Improving the Quality of Live for Senior Homes Using Pets

Transitioning to a nursing home can be a challenge – it’s a different environment, new residents may be unaccustomed to the home’s schedule and there are many names and faces to remember. There are lots of things you can do to help improve the quality of life for someone living in a nursing home – one of the best and simplest ways of helping is to provide a resident with a pet.

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Round-the-Clock Companionship

For someone living in a nursing home, the abundance of other people, like the staff and fellow residents, doesn’t necessarily mean a newcomer won’t feel lonely. It takes time to get to know others, and some seniors may prefer to keep to themselves, or may not enjoy everyone else’s company.

A pet can help stave off loneliness, with none of the difficulty involved in making friends with new people. A well-trained pet is almost always where a person expects to find it, doesn’t argue and is non-judgmental. Seniors who need companionship do best with pets that can be interacted with – like dogs, cats, gerbils or hamsters. Dogs and cats are particularly intelligent, capable of recognizing their owner’s voice, and can show affection, which is helpful for anyone who feels lonely.

A Greater Sense of Responsibility

Some seniors suffer from depression or bouts of sadness. Growing old can be difficult – the loss of physical and mental capacity may be hard to accept. Introducing a pet into senior’s life gives them a sense of responsibility, helping them realize that they are still capable of caring for someone else, instead of simply being cared for by others.

Almost any type of pet is appropriate in such a scenario, whether a larger animal, a fish, a bird, a small rodent or even a lizard. What matters most is that the pet owner enjoys having the animal around and is capable watching over it. Pets that require exercise and regular feeding are a better choice for seniors who still have good mobility. Smaller or less active animals are better suited to people who have limitations.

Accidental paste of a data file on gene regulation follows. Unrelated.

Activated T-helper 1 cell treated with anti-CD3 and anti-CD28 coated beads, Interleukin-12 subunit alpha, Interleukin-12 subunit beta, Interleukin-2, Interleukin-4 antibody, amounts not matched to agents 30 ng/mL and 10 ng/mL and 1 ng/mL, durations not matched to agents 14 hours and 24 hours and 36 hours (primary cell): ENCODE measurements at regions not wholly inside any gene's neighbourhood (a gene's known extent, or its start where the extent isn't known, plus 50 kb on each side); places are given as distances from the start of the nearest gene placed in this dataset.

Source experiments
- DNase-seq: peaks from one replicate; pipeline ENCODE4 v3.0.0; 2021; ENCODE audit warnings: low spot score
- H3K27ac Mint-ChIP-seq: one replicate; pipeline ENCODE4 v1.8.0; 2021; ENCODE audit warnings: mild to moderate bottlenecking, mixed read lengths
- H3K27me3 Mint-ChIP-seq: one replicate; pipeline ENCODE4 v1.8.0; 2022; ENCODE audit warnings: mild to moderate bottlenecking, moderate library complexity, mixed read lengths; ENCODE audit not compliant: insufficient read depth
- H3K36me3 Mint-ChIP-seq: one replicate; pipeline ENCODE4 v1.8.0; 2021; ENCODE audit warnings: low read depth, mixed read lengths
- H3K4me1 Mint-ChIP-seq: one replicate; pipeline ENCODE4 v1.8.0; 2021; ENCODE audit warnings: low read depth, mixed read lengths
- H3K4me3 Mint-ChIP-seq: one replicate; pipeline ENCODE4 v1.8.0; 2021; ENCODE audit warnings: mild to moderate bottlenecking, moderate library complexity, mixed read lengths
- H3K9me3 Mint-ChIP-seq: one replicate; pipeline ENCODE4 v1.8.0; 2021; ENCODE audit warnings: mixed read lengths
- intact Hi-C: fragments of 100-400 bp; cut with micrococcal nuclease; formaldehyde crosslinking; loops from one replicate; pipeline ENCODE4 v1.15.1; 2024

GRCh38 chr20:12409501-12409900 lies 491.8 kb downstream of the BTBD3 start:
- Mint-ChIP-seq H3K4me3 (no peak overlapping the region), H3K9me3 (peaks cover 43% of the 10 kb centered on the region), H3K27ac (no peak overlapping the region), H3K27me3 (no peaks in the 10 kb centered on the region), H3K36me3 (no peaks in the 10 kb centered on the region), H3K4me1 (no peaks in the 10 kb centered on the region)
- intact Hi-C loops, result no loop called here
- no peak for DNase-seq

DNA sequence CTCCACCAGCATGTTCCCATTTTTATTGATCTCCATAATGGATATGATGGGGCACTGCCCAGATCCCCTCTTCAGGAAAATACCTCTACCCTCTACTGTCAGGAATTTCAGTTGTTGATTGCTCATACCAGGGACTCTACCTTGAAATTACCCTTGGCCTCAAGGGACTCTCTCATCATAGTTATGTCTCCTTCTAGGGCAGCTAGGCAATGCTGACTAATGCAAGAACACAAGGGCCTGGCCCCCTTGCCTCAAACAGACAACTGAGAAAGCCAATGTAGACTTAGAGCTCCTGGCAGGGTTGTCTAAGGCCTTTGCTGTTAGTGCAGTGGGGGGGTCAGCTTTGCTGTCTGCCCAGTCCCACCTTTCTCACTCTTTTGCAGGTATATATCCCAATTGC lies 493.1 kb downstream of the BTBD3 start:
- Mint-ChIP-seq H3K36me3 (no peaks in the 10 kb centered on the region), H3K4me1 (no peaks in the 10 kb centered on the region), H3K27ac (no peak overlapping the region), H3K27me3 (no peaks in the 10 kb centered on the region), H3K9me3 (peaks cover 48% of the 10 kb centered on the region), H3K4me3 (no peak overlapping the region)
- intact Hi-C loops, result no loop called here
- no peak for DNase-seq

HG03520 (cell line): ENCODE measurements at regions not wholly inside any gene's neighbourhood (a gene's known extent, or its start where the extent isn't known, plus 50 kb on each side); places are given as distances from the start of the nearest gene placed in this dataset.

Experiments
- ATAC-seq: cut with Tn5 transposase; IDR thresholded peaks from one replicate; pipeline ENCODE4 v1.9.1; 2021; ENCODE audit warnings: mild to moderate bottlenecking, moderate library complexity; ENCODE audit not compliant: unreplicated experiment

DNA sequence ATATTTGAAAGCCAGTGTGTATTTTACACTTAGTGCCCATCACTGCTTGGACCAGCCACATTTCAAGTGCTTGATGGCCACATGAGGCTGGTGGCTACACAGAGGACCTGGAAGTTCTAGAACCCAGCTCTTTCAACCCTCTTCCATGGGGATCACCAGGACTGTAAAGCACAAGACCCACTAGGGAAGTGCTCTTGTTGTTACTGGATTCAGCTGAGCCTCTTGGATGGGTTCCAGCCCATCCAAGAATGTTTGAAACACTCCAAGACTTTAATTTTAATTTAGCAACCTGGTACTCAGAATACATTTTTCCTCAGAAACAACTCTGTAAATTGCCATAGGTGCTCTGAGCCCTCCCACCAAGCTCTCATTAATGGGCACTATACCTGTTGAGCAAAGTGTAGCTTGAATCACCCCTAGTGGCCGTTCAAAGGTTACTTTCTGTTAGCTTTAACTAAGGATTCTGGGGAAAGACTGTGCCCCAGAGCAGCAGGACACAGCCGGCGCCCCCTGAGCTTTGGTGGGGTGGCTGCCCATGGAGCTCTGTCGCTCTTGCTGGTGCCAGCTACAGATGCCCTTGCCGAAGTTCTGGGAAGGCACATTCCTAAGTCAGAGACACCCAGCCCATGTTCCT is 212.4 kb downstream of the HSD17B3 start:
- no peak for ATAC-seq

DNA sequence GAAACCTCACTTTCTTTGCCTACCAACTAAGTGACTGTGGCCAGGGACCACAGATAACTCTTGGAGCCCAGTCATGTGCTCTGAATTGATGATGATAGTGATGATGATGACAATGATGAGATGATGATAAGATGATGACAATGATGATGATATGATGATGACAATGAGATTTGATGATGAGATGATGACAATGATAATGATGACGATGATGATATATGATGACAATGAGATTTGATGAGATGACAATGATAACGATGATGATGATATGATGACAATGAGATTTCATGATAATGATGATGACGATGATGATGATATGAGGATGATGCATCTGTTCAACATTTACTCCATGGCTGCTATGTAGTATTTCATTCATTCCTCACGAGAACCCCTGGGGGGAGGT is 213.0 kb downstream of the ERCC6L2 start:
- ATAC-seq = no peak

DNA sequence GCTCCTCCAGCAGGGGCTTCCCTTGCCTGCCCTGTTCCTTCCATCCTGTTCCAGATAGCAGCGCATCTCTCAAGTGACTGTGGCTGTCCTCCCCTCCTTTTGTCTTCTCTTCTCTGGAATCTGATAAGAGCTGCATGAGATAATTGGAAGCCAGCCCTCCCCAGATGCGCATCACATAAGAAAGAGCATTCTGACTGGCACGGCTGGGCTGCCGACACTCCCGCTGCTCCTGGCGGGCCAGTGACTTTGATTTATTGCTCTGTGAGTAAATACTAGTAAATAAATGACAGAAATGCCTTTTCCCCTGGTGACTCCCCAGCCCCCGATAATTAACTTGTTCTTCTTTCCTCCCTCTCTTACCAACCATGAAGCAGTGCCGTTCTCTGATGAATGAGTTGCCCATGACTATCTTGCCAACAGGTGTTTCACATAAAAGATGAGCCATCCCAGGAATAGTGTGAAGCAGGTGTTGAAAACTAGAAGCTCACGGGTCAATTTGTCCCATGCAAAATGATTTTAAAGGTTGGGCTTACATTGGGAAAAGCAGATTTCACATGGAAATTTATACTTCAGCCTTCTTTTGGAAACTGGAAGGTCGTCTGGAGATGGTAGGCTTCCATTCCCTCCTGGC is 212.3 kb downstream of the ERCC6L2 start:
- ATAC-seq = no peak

Pets Reduce the Risk of Depression

Some seniors are at a heightened risk for depression. Life circumstances, illness, deteriorating abilities, loneliness and medication all play a role. Animals can bring joy back into a senior’s life – most pets are naturally curious, playful creatures, and engaging with them is a great way for someone to focus their attention outward, away from an anxious mind.

The best pets for uplifting the spirits are animals which are intelligent, curious, playful, affectionate – and furry. A University of Missouri-Columbia study demonstrated what people have known intuitively for millennia: petting animals, especially dogs, can cause a dramatic rise in the neurotransmitter serotonin, which plays a critical role in staving off depression.

Better Physical Health

Any pet – even the smallest and most inactive – requires a degree of care which forces the pet owner to get up and move around. People tend to become more sedentary as they age, but it’s important for seniors to remain active. Having to take care of an animal will help ensure that a nursing home resident gets some physical activity every day.

Which type of pet is most appropriate depends on the senior’s health. For those who are frail, weak or can’t move easily, a smaller animal which doesn’t require much space – reptiles, a fish, a bird or a small rodent – is suitable. For the stronger, more active senior, larger pets like cats and dogs are a good choice. Cats like to play and most dogs enjoy regular exercise.

The best senior care involves more than keeping the elderly housed and fed – it is comprehensive, caring and compassionate. There should an understanding that quality of life depends on more than just basic needs being met, and that a pet is a wonderful way to help seniors feel loved, responsible and capable.

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